500 years after the death of Hieronymus Bosch (c.1450-1516), one of the most important medieval artists from the Netherlands, the city where he lived all his life and gave him his name hosted an unprecedented exhibition with the majority of his work coming together from major international museums at Noordbrabants Museum from 13 February to 8 May 2016.
It tops The Art Newspaper’s guide to this year’s best shows and events worldwide, with Bosch’s highlights such as the Prado’s famous Haywain triptych (around 1516), the Louvre’s Ship of Fools (1500-10) and the four Visions of the Hereafter (after 1486) from Venice’s Gallerie dell’Accademia.
“One of the most important exhibitions of our century” The Guardian
A long time fascination with this artist drew me for the first time to the city of Den Bosch for a night at the museum. At the start a short video introduces visitors to what they are going to see:
Accompanying guides in Dutch, English, French, Spanish and Italian are available at the entrance, a good alternative to the sold out audio tour guides and a perfect solution to crowds looking at the paintings at the same time.
“A once-in-a-lifetime show” The Times
Bosch’s imagination for hellish figures is out of the ordinary and it connects with one’s struggle for good and evil, epitomised by the figure of The Wayfarer, painted on the exterior of the triptych The Haywain. He is a human being making his way through life like a pilgrim. The hay carried by the haywain represents money and transience and choosing an existence ruled by avarice leads to hell.
The Drawings of Hieronymous Bosch
The Dutch artist is mostly known for his oil on oak paintings, especially on triptychs, but his drawings are equally important. These were not preparatory sketches for his paintings but he used them as an art form in itself to express his creativity and vision.
His drawings are simply striking, and when I first encountered them they triggered my fascination. Here is one that I enjoyed not only for its technique but also for its metaphoric meaning, a precursor to surrealist paintings by Dali, Magritte or De Chirico. The owl is a recurring element in Bosch’s work.
His influence on other artists starting from Bruegel to Max Ernst to Salvador Dali and Escher, to name just a few, is well documented.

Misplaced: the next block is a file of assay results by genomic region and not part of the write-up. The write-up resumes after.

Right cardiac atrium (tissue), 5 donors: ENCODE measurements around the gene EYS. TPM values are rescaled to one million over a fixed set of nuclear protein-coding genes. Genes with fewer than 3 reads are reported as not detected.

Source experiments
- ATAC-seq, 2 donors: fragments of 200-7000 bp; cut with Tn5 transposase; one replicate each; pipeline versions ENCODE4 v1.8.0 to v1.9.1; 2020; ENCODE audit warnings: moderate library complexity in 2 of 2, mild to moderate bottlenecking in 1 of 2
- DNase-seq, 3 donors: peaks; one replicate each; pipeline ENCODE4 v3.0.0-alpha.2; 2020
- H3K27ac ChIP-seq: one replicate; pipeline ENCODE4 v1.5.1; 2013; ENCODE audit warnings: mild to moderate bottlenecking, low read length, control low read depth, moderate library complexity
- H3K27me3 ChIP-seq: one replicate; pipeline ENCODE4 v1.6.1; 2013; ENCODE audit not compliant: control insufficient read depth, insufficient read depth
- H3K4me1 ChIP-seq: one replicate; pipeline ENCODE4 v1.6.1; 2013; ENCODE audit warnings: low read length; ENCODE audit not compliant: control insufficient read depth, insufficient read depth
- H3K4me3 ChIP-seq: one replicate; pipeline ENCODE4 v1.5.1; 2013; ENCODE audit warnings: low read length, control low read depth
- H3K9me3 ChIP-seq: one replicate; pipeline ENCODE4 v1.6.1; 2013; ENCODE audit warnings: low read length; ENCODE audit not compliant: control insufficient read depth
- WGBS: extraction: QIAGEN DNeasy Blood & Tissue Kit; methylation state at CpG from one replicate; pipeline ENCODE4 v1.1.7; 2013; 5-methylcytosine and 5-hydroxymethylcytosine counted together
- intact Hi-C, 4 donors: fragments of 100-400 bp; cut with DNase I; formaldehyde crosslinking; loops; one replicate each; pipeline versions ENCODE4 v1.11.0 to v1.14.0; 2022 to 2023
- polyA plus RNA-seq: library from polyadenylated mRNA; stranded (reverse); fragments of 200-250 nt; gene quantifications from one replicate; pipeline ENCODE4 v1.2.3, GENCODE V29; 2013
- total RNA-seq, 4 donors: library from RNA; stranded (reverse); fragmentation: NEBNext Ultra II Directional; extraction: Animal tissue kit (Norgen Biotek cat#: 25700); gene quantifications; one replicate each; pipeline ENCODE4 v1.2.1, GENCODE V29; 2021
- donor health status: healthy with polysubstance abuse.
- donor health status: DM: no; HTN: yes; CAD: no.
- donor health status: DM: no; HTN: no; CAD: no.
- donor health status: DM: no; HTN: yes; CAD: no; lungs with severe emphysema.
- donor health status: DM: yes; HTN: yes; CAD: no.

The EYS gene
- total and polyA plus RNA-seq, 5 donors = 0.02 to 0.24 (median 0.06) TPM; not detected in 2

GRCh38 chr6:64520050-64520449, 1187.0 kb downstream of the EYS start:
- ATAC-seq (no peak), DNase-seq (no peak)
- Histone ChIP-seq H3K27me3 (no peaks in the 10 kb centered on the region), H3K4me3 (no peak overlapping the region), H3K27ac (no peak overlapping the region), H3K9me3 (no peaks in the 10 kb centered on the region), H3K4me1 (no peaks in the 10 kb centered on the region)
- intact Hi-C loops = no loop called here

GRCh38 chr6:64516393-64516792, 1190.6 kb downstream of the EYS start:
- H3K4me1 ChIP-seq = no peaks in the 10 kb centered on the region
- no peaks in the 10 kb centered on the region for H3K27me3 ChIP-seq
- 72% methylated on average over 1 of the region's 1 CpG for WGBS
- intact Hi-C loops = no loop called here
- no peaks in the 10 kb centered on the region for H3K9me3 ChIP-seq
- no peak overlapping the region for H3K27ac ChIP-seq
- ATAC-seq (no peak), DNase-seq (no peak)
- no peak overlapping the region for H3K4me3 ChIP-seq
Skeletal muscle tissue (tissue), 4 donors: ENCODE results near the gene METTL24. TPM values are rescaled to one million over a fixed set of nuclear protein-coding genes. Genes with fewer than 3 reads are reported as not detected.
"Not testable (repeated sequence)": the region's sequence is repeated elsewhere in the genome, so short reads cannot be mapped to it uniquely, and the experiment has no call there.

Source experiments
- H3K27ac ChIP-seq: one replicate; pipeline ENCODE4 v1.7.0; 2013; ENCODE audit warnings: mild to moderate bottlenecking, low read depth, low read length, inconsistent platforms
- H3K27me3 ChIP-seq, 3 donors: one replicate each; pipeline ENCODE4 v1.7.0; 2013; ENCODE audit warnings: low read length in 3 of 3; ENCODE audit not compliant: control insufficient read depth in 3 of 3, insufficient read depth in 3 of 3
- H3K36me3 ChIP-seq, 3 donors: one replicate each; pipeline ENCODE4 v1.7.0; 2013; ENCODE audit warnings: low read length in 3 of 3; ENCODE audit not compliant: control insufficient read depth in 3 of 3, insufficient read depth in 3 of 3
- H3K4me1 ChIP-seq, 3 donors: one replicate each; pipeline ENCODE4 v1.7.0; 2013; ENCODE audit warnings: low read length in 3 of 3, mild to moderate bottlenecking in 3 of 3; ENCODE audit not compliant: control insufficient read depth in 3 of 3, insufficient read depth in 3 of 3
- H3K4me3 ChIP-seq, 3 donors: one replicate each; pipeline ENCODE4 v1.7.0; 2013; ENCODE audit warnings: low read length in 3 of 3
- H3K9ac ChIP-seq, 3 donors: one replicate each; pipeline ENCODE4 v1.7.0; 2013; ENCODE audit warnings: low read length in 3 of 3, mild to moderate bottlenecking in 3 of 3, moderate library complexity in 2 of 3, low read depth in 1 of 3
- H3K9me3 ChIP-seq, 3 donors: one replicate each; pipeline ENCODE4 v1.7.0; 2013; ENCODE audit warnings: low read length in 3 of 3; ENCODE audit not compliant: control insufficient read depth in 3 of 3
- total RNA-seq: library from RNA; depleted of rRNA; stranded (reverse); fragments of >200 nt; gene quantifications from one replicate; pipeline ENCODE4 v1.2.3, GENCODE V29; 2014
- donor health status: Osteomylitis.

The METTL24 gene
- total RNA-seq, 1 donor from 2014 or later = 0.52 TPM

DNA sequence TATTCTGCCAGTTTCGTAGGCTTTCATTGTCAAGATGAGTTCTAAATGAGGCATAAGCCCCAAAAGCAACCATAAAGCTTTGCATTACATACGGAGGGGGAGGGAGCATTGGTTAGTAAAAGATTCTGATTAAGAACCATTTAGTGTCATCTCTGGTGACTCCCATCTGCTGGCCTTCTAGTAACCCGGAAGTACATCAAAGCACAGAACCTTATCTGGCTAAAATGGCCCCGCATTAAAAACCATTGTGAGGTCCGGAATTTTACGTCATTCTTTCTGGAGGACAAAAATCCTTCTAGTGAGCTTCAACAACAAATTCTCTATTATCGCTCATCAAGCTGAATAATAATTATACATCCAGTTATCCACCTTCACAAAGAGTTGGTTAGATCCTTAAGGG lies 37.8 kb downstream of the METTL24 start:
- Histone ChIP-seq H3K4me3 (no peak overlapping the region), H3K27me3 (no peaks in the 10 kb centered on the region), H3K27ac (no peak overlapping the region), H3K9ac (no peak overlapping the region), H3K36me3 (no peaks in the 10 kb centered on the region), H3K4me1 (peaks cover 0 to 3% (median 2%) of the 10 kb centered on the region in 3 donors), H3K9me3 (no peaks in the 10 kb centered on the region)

Jheronimus Bosch 500 Foundation
However Bosch’s legacy goes far beyond the artists he influenced, and this was aptly proved by the foundation responsible for the celebrations 500 years after his death. It was set up in 2009 and is behind many initiatives blowing off some dust from the city and its enfant prodige, reaching out to cultured travellers.
The Bosch Research and Conservation Project was carried out at the request of the Bosch 500 and since 2010 it has been studying and documenting 45 paintings and drawings spread across 2 continents, 10 countries, 18 cities, and 20 collections.
The city is at the center of so many other initiatives. It is entirely geared towards this celebratory year: shops, pubs, even bakeries and patisseries hinted at the painter, with things that probably did not exist. It is the result of a creative use of marketing. Some may turn up one’s nose but I think the general public liked the welcoming atmosphere. One hundred meters away from the railway station a Piaggio Ape car transformed into a photobooth provided visitors the most personal of souvenirs: a photo, in the company of Bosch and his city, printed and later uploaded on a public album.
Strolling through the centre of the city brought me to discover a great Sunday chill out place, with a dj playing vinyl and good sandwiches and coffee in a relaxed and vintage atmosphere.
But that was just the start of the path discovering the city and my intention is to visit again for a boat tour around the underground network of fortifications, for which it won in 2010 the European Union Prize for Cultural Heritage/Europa Nostra Award for its exemplary restoration.
This is a great case study of how an exhibition can act as a driver and magnet to the city that came out as a big winner. If you missed the exhibition there are still reasons to go and here is a full programme for the rest of the year:
From Hell to Heaven in the Hometown of Bosch
New York Times, 27 April 2016
Art Gone to Hell: A Boschian Bestiary
New York Times, 4 March 2016
Celebrating the life of Hieronymus Bosch in ’s-Hertogenbosch
The Guardian, 22 February 2016